Other leading Linux vendors contend that they have not violated any intellectual property laws. "We feel pretty comfortable with the [UnitedLinux] agreement we have with SCO," said Joe Eckert, a spokesman for SuSE Linux AG, in New York. "We have yet to hear from SCO about exactly what these issues might be." Leigh Day, a spokeswoman for Linux distributor Red Hat Inc., in Raleigh, N.C., agreed. "We have not seen any specific code referenced that we are supposed to be in violation of. We are certain we are not in violation of any intellectual property, and so this is a nonissue until we can see some of that," Day said.Linux vendors are seeing little customer withdrawal as a result of the SCO litigation and threats. Day said Red Hat has seen no enterprise customer push-back, "so I dont know if that is why SCO is now taking their threats directly to the largest Linux customers." SuSE also has not seen any fallout from its enterprise customers as a result of SCOs actions, Eckert said. "SCOs moves wont affect our operating system decisions, but I think SCOs actions are an attempt to become relevant and profitable again through the court system," said a Linux programmer in the IS department at a medical center in Ashland, Ky., which runs Linux-based servers. Jason Perlow, a Linux consultant and president of Argonaut Systems Corp., in Tenafly, N.J., also is not worried. Even if SCOs moves resulted in the death of the UnitedLinux consortium, "the SuSE and Red Hat distributions are actually in very good shape. In the end, there will probably only be two true enterprise Linux distributions: SuSE and Red Hat," Perlow said. Sontag said SCO reserves the right to enforce its intellectual property rights where violations occur. "We have no specific remedy at this point," he said. "We just want Linux users to be aware of the large intellectual property issues with Linux, and we are recommending that they seek the opinion of legal counsel." Latest Linux News:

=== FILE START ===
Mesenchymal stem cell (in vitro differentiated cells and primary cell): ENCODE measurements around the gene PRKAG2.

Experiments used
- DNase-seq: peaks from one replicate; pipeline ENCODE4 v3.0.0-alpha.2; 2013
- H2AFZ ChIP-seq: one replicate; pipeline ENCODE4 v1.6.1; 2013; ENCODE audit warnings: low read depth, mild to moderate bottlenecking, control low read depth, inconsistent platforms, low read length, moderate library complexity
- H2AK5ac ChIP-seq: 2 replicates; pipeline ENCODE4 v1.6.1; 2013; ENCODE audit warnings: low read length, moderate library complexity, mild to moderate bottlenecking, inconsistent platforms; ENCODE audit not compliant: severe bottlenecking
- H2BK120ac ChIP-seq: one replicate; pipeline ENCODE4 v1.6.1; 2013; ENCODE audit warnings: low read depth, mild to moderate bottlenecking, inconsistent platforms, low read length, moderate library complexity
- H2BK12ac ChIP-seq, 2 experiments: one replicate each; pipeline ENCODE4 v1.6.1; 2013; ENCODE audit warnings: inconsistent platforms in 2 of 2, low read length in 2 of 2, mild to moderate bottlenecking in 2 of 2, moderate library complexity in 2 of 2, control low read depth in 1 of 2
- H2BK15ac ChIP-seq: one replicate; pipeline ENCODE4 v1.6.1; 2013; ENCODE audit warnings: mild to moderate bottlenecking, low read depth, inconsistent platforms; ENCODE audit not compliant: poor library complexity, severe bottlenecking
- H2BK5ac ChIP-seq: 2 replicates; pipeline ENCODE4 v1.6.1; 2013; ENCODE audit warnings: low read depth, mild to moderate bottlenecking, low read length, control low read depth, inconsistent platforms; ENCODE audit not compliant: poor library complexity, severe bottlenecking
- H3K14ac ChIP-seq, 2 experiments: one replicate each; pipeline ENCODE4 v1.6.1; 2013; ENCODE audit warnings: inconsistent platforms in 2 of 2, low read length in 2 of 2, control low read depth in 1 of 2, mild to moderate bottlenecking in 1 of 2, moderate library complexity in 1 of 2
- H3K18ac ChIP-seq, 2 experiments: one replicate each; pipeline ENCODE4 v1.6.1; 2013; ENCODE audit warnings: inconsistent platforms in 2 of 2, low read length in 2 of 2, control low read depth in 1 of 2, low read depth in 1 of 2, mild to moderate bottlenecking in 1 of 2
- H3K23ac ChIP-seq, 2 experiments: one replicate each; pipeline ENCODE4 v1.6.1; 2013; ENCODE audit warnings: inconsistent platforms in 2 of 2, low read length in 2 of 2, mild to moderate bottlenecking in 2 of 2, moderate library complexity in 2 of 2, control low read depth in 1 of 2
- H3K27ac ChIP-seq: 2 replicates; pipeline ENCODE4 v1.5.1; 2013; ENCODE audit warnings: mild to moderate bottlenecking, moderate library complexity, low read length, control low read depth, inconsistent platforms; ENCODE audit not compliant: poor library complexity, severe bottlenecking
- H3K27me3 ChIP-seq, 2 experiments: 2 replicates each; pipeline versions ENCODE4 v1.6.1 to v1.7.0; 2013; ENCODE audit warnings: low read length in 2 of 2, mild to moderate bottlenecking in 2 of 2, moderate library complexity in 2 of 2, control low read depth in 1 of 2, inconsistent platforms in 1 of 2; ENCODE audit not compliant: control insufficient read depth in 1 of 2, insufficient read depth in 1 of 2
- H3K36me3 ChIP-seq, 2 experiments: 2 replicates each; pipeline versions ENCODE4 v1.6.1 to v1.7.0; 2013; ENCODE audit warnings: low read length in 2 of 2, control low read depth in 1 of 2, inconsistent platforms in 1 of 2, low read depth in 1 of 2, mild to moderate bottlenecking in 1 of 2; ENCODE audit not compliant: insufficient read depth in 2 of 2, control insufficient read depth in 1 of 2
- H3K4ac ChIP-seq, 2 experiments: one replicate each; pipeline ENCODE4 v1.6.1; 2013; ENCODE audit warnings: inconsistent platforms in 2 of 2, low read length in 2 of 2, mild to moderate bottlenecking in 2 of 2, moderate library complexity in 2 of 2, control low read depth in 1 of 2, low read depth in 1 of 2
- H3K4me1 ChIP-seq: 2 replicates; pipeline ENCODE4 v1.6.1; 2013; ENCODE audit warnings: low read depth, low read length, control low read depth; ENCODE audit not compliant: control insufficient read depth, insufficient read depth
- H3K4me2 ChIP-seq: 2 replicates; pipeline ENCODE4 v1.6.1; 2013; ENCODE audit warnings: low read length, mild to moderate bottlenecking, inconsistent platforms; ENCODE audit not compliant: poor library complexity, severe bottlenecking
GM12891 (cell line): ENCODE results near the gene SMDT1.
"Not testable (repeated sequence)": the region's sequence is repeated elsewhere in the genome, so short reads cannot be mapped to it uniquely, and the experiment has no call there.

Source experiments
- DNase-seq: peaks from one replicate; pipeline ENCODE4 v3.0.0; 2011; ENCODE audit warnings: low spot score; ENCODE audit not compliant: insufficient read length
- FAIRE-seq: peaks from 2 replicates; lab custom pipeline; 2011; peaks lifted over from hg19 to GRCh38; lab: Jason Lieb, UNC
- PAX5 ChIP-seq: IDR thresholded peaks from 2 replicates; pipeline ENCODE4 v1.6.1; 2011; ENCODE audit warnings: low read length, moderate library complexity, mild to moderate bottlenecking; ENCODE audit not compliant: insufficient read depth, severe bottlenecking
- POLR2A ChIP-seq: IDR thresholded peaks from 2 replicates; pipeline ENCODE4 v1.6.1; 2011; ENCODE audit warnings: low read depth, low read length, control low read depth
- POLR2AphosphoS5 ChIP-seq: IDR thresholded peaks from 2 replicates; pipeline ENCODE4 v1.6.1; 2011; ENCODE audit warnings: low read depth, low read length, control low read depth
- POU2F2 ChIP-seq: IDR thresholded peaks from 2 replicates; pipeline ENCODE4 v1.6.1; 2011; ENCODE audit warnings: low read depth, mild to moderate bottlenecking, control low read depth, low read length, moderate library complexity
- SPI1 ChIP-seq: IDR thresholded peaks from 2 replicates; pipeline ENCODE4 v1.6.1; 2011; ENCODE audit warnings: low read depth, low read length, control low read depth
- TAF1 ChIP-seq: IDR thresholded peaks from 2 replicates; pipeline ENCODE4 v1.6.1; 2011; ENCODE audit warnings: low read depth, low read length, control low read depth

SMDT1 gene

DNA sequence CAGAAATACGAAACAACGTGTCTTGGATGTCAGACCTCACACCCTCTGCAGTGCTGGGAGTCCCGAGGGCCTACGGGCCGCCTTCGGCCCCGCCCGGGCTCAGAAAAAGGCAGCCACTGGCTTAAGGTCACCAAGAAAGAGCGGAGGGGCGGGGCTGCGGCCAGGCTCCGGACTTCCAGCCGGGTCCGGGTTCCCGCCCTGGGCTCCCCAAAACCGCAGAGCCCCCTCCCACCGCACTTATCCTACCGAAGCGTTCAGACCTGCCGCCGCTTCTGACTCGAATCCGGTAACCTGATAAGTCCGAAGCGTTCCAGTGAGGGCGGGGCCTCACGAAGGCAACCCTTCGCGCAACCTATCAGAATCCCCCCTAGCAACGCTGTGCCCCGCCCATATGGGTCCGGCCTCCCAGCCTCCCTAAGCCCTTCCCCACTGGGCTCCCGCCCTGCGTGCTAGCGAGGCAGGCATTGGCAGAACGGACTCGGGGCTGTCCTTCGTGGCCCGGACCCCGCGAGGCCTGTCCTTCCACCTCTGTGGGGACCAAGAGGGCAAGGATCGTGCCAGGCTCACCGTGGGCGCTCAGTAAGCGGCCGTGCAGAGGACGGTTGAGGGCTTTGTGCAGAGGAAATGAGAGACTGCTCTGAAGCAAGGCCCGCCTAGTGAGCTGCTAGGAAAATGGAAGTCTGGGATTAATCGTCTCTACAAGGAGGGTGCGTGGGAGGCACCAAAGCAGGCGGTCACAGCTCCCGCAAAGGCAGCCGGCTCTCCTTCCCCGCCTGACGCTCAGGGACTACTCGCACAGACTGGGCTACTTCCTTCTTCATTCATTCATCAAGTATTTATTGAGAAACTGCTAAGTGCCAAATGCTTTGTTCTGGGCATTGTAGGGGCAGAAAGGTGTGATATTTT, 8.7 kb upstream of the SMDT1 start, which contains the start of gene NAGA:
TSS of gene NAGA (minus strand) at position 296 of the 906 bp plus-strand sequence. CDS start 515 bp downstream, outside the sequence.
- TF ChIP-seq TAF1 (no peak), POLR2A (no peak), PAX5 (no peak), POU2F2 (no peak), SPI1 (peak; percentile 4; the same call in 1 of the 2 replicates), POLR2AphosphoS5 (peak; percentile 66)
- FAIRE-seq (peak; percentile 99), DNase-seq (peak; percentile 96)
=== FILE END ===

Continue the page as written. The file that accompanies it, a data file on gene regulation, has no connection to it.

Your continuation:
SCOs Sontag said the company is considering ways to reveal the code issues it had identified. "We are sensitive of the fact we need to make some of this information available to make our case," he said.